Speakers: Sinead Nora McGrath, Stevo Timothy, Shane Reid, Margaret Grant, Rick Rossiter (See Change) at the inaugural walk Photo by Shelley Corcoran
The second annual Walk & Talk for Seechange at Leebeen Park, Aughnacliffe, will take place on Saturday, May 18, kicking off at 11am sharp.
Featuring some of Ireland’s top comedic talents including Farmer Michael & Kathleen, Joe Rooney, Seamus O’Rourke and Longford’s own Jimmy Jests, the event is aimed at breaking the stigma surrounding mental health.
“We have also got Shane Carthy coming to speak, a former Dublin U21 All-Ireland winner. He is a great young lad, but he had a massive mental health issue when he was 18 and had broken into the Dublin senior team.” Organiser Shane Reid told the Leader.
It is hoped that the event will encourage people to talk about their problems in the same way they do about everyday topics.
“We try to keep it very relaxed and chilled out. People can have a chat, whether it’s about the Premier League run in or whatever. It is all about raising that awareness, but by being normal about it.” Shane explained.
The comedians in attendance are not only there for their comedic value, but also for their own experiences with mental health.
Shane said, “Our intention was to have funny people, but funny people who had their own issues. Farmer Michael has had his own difficulties down through the years, as has Joe Rooney.”
The agenda for the day is the walk and talk itself and following this, refreshments will be served in Murtagh’s.
“Anyone, whether they are a comedian, a footballer, a politician, are all the same in terms of make-up. Mental ill-health does not discriminate against anyone, it affects everyone.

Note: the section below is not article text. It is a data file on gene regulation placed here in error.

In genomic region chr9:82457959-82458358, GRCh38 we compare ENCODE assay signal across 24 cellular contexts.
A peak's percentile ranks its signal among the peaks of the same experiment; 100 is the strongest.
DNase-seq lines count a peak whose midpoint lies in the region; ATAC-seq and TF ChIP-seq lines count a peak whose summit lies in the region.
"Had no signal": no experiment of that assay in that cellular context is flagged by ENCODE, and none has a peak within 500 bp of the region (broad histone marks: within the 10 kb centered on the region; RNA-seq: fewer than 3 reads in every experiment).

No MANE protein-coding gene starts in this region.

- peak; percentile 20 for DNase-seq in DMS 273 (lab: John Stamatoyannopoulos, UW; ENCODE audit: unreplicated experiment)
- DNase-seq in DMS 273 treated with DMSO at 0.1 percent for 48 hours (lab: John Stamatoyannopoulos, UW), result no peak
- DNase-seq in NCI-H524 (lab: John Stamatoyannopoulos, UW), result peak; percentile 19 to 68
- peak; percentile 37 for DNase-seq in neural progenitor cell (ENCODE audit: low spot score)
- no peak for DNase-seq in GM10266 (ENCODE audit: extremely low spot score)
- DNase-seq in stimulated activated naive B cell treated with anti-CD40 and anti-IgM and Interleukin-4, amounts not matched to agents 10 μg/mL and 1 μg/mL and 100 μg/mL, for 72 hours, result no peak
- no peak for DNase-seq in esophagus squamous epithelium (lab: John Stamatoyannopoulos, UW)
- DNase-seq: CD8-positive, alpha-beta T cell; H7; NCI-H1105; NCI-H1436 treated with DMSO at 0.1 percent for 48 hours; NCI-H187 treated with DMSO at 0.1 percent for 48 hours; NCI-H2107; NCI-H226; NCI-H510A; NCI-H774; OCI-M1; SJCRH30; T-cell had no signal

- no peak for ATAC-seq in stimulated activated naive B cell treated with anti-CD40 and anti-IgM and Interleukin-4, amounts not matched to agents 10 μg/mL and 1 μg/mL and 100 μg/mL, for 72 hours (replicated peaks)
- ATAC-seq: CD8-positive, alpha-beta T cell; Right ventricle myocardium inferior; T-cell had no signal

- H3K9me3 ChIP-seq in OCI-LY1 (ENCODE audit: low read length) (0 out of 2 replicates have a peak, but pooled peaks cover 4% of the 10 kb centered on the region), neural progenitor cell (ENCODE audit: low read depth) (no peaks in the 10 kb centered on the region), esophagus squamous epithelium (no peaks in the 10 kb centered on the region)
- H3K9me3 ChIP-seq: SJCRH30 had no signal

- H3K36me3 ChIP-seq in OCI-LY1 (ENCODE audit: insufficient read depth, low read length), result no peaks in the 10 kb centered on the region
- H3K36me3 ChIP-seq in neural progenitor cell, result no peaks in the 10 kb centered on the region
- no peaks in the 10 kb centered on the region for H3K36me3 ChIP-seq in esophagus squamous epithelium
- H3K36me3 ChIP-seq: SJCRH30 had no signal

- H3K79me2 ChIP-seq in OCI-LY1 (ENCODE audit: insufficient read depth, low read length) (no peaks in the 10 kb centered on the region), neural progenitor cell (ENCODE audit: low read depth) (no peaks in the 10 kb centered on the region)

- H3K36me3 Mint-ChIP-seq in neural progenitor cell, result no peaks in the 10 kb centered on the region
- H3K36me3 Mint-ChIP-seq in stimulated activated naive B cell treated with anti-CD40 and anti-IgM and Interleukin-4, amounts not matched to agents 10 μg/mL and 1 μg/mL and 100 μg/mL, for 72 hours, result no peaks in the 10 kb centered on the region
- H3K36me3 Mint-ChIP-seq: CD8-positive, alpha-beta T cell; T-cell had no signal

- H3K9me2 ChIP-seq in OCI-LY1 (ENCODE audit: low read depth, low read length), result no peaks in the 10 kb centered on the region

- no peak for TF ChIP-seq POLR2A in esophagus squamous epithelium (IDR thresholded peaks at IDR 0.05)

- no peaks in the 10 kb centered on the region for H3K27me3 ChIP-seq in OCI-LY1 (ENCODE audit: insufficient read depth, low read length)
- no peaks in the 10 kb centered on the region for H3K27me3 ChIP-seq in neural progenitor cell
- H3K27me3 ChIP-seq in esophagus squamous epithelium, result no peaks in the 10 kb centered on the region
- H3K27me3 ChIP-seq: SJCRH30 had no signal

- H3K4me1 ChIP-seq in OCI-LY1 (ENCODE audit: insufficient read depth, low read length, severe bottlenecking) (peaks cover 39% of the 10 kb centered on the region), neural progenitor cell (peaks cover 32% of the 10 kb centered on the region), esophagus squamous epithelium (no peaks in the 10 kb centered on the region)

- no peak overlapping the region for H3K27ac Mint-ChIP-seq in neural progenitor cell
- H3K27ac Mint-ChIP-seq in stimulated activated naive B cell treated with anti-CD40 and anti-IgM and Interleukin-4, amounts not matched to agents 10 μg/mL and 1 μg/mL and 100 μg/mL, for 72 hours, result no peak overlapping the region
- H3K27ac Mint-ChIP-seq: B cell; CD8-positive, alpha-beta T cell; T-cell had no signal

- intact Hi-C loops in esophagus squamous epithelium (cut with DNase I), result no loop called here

“Mental ill-health is as relevant as falling over and breaking your arm. You can break your arm and you can break your brain. Your arm can heal, but your brain can heal too with awareness and people knowing.”
Also in attendance on the day will be representatives from GROW, Cycle against Suicide and the Longford Mental Health Association. Everything in use and provided by the team over the course of the event, have all been donated by locals.
Edgeworthstown’s Jimmy Jests told the Leader he had no hesitation in getting involved once approached.
“This is an event of huge importance, especially with the stigma which still surrounds mental health.
“Anything that helps people to know that’s it’s ok to not to be ok and that there is always an ear ready to listen, is a good thing. Of course laughter is a great tonic and that’s what Jimmy Jests is all about.
"If my videos can shine a light for a person who is in a dark place and give them a few minutes of joy then that is more than I could hope for.” he concluded.